This week we are posting an excerpt from our recently published EDRM Buyer’s Guide; a phase-by phase walk-through and checklist created by a former Litigation Project Manager using guidelines developed during implementation of a top oil and gas company’s e-discovery program. The Guide is designed to help laypeople evaluate software and workflow solutions at each phase of the e-discovery process in a neutral way and contains advisory sections on everything from information security to considerations when TIFFing documents. We will be posting excerpts from both the long form and checklist portions of the guide every few weeks – moving from left to right along the EDRM. This week we focus on System Management and Security, arguably an area to the left of the [EDRM.NET] process, but no less important because of its impact on the e-Discovery cycle.
System Management and Security
Before even entering the realm of EDRM preparedness, a firm should consider its system management and security needs as these areas will necessarily impact the organization’s e-Discovery processes. At a minimum any software the firm purchases should accommodate flexible user access, including the ability to support the existing roles and responsibilities of the organization. User roles and access rights should be customizable and not force the organization to adopt a specific workflow or team makeup. If the firm uses Active Directory, that should also be integrated by the chosen software to allow for centralized ID management and authentication.
The chosen solution must also provide a rich set of system audit and logging reports to determine user activity at a specific date and time. The logging functionality should include the option to severely restrict access and serve as valid input for establishing chain of custody as well as supporting user management activities by showing who has what access. All such reports should be creatable and accessible from a System Dashboard that supports management of the entire application, including the ability to quickly and effectively assess the application’s health, including disk space, RAM utilization and network connectivity.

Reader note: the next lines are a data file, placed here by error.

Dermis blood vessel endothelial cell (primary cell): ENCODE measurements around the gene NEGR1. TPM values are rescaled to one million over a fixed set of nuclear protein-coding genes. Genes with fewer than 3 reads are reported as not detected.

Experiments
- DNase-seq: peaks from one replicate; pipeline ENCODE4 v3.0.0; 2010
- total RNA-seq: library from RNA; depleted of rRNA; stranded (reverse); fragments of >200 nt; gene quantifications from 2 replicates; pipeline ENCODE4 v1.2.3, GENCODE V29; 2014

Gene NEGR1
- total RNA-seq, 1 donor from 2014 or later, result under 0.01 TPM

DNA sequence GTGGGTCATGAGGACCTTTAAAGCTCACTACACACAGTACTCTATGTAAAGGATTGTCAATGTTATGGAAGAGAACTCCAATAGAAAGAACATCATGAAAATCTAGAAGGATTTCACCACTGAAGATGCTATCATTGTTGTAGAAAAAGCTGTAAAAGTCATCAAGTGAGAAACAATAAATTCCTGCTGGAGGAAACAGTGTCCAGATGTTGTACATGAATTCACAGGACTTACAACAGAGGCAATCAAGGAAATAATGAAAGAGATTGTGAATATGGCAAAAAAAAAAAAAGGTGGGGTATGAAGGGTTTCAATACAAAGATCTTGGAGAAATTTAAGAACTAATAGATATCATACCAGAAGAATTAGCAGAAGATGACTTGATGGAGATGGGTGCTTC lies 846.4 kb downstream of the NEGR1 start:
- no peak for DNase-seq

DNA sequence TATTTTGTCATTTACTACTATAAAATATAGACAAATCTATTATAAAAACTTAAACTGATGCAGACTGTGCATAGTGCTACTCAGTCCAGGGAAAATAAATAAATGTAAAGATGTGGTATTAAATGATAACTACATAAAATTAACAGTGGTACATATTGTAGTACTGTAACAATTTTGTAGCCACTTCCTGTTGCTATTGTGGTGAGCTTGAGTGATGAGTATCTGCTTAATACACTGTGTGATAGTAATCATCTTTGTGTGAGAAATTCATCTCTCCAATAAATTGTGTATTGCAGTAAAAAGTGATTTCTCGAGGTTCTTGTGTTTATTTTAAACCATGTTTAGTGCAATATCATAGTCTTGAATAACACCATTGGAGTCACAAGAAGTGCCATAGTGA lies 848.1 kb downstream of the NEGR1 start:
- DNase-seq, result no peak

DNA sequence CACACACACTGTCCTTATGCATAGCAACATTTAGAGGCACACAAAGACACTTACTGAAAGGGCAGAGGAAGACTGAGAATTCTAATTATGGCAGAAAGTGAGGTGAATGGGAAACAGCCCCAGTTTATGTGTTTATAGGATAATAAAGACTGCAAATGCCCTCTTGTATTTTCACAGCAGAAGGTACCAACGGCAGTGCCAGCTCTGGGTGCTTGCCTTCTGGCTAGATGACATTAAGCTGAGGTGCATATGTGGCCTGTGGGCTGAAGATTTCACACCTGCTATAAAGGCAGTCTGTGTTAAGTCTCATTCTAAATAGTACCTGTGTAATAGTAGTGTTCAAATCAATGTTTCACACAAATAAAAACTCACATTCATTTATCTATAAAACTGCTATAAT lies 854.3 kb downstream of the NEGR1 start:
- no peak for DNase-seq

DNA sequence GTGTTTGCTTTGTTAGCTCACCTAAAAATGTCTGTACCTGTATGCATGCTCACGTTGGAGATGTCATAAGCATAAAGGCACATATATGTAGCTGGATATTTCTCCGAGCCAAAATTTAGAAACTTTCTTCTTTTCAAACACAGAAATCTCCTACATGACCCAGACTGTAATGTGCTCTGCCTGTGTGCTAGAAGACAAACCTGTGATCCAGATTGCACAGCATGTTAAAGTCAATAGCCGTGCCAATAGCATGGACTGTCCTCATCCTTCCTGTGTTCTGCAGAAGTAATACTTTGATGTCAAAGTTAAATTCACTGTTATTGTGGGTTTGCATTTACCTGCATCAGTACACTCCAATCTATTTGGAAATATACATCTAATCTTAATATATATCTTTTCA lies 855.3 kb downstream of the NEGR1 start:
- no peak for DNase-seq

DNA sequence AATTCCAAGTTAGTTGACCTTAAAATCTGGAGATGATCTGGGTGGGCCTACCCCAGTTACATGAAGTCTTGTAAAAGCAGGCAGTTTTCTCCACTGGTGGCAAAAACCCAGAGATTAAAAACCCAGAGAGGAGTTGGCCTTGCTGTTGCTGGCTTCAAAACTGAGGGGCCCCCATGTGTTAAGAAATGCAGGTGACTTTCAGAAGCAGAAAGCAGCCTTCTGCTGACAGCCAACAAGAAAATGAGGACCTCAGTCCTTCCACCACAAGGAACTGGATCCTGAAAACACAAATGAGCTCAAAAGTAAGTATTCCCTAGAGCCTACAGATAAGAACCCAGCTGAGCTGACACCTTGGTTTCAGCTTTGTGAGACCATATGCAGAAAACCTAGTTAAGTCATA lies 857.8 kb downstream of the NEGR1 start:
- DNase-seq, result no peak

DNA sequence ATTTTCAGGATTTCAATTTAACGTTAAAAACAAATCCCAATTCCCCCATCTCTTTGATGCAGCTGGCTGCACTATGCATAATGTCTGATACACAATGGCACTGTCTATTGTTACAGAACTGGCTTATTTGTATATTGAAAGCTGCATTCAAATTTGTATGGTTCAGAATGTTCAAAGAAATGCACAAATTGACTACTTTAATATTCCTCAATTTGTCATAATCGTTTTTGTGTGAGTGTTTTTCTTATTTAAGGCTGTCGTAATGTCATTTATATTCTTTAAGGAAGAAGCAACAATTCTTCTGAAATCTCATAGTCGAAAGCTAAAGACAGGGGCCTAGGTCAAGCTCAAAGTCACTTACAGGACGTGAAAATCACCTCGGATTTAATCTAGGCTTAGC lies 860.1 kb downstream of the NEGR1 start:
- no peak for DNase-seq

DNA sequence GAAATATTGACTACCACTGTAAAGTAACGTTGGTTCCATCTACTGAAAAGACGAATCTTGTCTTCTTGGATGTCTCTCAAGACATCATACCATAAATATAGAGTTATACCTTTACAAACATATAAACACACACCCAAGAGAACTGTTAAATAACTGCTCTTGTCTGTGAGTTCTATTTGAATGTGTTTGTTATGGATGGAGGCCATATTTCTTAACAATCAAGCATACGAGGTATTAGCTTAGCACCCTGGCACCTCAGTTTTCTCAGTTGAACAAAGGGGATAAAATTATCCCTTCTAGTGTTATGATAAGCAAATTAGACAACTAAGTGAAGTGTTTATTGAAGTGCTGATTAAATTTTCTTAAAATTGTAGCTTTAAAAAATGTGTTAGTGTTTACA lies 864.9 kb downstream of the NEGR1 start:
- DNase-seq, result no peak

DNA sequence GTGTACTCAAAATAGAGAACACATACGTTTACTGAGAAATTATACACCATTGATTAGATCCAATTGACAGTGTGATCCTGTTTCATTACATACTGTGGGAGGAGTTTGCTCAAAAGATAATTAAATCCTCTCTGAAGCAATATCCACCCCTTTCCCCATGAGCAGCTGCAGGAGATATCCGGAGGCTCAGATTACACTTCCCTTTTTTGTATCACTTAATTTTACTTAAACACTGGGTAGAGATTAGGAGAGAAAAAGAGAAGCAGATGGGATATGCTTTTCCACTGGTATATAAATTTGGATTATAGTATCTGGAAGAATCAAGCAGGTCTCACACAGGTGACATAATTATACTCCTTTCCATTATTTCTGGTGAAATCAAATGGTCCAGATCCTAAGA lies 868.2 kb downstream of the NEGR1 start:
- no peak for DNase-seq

The system’s communication and security protocol must also be robust and in keeping with the firm’s needs and current configuration. The security feature’s overarching function should be to prevent unauthorized use of the system or system components. To achieve this goal, a good software solution will support intra-component authentication through use of 802.1x certificates or other authentication factors compatible with the organization’s standards. Use of the organization’s certificate hierarchy should also be an available option. The strongest communication and security protocols will also have third party validation to limit the end user’s need to validate at their own expense.
The system’s workflow should progress logically while supporting full delegation of duties without forcing an organization to adopt inefficient processes. Workflow steps should be clearly broken out and allow for tasks to input into the systems without an undue burden on multiple parties. Further customization to fields within the user interface should support organization requirements and changes. Any competitive solution should contain an automated notification framework as part of this work flow. Well designed automated notification based on user roles makes notification of pending tasks (approvals and other workflow activity) robust and auditable. An ideal framework will make available customized notifications through email and thus support a more effective use of time by those involved in day to day operations.
If you would like to read more from the EDRM Buyers Guide, you can download a free copy of the full document.